Noah Millman has a provocative and interesting post up at The American Scene titled "Notes Toward* a New Political Taxonomy." He argues that writers ought to use a three axis system for classifying political writers and thinkers. First, "liberal" or "conservative" to classify the writer's attitude toward individual ability and authority. Second, left wing or right wing to indicate whether one is more animated by failure than by success. Third, reactionary or progressive to define one's attitude toward the future and past.
Only #2 is easy for me. I'm unabashedly right wing.
Axis #1 is hardest. What if one is generally impressed by individual capacities, but also deferential to authority?
Take Pnin and me. While I'm prepared for the possibility that he might vociferously disagree with me, I would say that he is much less impressed than I am by individual capacities, but also far less deferential to authority. It's manifested itself to some degree in our professional lives. Most of my scattered professional endevaors to date have involved sticking up for plucky little guys against the system -- Up with hairbraiders and non-licensed tour guides! Down with racial and gender preferences; their intended beneficiaries can make it on their own, thanks! Much of his scholarship, on the other hand, involves voter ignorance -- an endeavor that necessarily involves taking a dim view of individual capacities.
This difference also manifests itself in our daily lives sometimes. I imbibed some kind of red state can-do optimism in childhood that I have a hard time shaking. Of course I can learn how to bake rhubarb pie this weekend! Or do yoga! Or look fashionable! Or, possibly, Japanese or German or Russian (or all three at once!) Only physical collapse is an excuse not to keep going with new projects. Pnin, on the other hand, has a much more focused conception of his abilities and interests. He wants to be a good scholar, a kind person to his family, and pursue a few selected hobbies (like following sports statistics and science fiction.) Outside those selected realms of expertise, he's much more deferential to those he recognizes as experts; I, on the other hand, am more likely to try to compensate for lack of real knowledge with frantic Google searches and crash courses consisting of a few books. I've seen it also when we talk about the nature/nurture debate. We've seen much of the same social science. Yet at some gut level, he seems to find nature explanations, with all their limited capacity explanations, infinitely more interesting than I do.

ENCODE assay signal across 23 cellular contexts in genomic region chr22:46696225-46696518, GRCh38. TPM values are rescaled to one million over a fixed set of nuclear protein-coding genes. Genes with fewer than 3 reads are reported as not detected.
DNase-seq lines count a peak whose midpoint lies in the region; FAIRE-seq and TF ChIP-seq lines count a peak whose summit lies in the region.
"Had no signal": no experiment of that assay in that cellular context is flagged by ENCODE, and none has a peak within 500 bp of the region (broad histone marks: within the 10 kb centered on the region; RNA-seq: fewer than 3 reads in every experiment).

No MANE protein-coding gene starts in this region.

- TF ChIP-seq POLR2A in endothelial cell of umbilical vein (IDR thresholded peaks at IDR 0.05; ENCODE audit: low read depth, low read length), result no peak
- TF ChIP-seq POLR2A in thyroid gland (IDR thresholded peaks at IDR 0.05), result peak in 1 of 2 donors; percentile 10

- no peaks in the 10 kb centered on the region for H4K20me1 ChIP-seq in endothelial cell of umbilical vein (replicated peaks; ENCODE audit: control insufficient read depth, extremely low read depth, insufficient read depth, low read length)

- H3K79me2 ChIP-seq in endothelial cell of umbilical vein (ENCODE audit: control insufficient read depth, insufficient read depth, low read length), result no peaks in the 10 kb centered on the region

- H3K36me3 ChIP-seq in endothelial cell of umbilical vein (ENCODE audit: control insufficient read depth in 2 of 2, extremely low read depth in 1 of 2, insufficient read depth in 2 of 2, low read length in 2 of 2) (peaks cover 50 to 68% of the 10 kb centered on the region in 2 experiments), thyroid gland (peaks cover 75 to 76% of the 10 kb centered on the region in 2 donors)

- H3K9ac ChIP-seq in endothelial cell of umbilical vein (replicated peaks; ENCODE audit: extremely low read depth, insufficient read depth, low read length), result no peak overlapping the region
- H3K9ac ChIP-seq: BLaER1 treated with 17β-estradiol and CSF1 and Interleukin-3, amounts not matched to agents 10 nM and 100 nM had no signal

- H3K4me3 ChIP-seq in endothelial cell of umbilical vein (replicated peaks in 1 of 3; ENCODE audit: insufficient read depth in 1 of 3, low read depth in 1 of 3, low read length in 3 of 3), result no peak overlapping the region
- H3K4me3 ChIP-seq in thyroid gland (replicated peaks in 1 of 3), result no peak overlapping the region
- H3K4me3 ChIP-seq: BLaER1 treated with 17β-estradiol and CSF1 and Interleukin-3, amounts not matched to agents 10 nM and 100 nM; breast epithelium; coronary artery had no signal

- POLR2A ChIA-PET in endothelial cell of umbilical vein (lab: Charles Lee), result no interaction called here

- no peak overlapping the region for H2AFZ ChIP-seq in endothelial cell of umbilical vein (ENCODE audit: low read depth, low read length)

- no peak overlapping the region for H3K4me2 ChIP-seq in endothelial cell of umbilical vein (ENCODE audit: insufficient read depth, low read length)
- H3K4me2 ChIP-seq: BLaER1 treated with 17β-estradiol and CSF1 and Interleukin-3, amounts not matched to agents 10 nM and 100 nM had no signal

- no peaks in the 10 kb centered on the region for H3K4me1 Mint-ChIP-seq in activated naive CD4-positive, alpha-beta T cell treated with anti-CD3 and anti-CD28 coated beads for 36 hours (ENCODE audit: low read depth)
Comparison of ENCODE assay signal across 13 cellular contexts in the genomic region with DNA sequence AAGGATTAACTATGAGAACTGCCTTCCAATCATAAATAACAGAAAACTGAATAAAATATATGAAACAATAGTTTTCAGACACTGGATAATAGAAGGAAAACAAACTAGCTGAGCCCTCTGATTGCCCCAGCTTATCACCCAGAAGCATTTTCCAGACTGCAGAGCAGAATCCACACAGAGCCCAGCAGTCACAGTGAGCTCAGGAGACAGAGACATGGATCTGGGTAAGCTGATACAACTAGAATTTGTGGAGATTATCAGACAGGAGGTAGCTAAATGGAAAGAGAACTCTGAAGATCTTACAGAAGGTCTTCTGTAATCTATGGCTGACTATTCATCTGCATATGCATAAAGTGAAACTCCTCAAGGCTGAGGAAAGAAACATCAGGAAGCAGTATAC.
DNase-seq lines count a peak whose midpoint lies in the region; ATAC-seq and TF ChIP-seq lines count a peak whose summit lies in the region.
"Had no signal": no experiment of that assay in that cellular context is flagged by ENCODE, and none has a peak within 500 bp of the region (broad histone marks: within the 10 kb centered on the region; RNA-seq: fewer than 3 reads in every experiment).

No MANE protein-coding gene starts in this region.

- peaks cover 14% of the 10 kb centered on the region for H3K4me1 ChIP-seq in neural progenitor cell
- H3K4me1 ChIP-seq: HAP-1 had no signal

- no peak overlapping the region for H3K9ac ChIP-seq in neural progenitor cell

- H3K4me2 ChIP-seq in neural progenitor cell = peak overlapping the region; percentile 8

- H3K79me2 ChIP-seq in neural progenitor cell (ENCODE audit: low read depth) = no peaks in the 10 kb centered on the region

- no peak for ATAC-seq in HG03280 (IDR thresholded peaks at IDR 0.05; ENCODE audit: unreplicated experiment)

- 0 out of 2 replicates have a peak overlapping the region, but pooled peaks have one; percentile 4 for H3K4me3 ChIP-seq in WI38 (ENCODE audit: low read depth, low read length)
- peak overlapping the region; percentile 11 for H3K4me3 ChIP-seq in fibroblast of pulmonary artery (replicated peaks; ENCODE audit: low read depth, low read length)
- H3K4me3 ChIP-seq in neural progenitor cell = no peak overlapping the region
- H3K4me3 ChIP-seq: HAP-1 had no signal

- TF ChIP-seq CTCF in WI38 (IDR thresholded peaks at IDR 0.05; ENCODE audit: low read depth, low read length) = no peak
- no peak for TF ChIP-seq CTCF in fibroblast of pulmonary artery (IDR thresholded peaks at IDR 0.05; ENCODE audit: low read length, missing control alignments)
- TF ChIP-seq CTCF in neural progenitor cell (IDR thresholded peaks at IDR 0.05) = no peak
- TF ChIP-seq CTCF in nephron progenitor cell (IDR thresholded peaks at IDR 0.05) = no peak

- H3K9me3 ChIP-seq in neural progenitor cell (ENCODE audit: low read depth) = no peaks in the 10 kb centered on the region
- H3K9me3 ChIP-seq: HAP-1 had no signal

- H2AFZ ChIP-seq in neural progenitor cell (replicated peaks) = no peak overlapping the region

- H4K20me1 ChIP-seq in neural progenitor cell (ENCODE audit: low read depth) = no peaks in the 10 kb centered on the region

Each tendency has its advantages and disadvantages. The advantages of mine is that it gives my life variety. But sometimes vaa taste for variety turns into dilettantism, which is one of the reasons why I On the other hand, the down side of thinking that one can do anything if one works hard enough is that it seems all the more crushing when one can't. I take umbrage easily at the suggestion that I can't be all things to all people. He doesn't. Yet he takes slights harder when they come in his areas of focus, from what I can tell.
Yet our views on deference to authority diverge. This emerges at a grand philosophical level when we've debated the individual duty to obey unjust laws. My position: yes! Otherwise, anarchy. How can most people know if their resistance to the law is justified? His: of course not! Law is merely an instrument to an end!
As with the individual capacity split, the authority split manifests itself in interesting ways in everyday life. He's much more willing to argue with authorities about some small injustice -- say, debating a parking attendant charging us for three hours when we've parked in place for two hours and five minutes. My instinct is along the lines of "The rules are the rules! If we've parked there for more than two hours, then we should pay for more than two hours. We shouldn't expect the rules to be bent for us." Ditto my weird anxieties about interacting with people more important than me, which he doesn't share to nearly the same degree.
I'm not sure how to classify myself along Axis #3 either. I think scientific and technical progress is wonderful, and so long as just a few wealthy societies stay basically politically and economically free, I can see it making life infinitely richer and better. That's a kind of Whiggishness which should make me a Progressive on Millman's axes. But I'm not nearly so sanguine about political and economic freedom. And I have deep reactionary tendencies when it comes to culture. I don't think that there's much that can be more beautiful than the Nike of Samothrace or the Venus de Milo. Not to mention my weakness for the Victorian novel. Likewise, I don't think that human nature can be fundamentally changed or revamped, as some true Progressives do.